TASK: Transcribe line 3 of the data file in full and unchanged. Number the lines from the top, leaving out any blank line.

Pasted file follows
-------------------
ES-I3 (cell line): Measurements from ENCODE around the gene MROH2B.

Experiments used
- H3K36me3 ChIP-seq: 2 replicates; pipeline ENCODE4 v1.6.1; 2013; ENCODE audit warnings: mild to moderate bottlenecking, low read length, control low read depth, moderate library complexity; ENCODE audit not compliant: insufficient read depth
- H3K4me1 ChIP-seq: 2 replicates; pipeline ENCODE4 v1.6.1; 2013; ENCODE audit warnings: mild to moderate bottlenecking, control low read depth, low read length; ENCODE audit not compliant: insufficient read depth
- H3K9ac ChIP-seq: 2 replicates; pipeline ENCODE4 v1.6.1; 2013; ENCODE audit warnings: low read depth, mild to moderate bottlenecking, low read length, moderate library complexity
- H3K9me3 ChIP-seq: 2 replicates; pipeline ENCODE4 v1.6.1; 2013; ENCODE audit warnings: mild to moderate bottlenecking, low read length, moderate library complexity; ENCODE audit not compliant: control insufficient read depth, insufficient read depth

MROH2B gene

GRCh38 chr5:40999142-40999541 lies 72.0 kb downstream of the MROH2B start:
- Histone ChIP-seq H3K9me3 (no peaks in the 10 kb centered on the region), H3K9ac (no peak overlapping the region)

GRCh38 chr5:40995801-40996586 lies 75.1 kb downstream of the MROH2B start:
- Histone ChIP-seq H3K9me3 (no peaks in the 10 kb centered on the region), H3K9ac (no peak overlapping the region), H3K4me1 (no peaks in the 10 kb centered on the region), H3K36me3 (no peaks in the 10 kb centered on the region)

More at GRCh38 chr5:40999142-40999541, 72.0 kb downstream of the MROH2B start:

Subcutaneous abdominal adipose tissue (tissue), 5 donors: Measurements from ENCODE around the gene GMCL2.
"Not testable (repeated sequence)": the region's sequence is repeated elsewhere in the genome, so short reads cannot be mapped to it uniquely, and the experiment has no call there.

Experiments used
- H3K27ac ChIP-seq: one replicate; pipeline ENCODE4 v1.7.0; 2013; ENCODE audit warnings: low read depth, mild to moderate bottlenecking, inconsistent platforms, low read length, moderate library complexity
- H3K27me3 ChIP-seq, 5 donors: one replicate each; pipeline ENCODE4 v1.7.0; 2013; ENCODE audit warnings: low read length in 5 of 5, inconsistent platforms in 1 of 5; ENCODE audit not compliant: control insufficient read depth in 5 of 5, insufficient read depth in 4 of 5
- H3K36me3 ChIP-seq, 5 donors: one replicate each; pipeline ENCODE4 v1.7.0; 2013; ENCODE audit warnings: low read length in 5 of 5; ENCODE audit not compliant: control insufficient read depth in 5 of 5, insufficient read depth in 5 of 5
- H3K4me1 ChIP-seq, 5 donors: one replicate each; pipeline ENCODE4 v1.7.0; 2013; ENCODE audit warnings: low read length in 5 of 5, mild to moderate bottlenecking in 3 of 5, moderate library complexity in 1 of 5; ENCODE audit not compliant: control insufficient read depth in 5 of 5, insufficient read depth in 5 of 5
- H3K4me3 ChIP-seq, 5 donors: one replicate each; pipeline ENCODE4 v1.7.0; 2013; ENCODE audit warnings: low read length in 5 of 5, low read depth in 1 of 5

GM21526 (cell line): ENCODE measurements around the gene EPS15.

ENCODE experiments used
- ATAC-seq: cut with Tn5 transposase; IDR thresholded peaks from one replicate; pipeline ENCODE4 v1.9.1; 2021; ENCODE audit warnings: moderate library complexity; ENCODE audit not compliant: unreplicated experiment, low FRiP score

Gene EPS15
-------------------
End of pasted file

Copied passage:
- H3K36me3 ChIP-seq: 2 replicates; pipeline ENCODE4 v1.6.1; 2013; ENCODE audit warnings: mild to moderate bottlenecking, low read length, control low read depth, moderate library complexity; ENCODE audit not compliant: insufficient read depth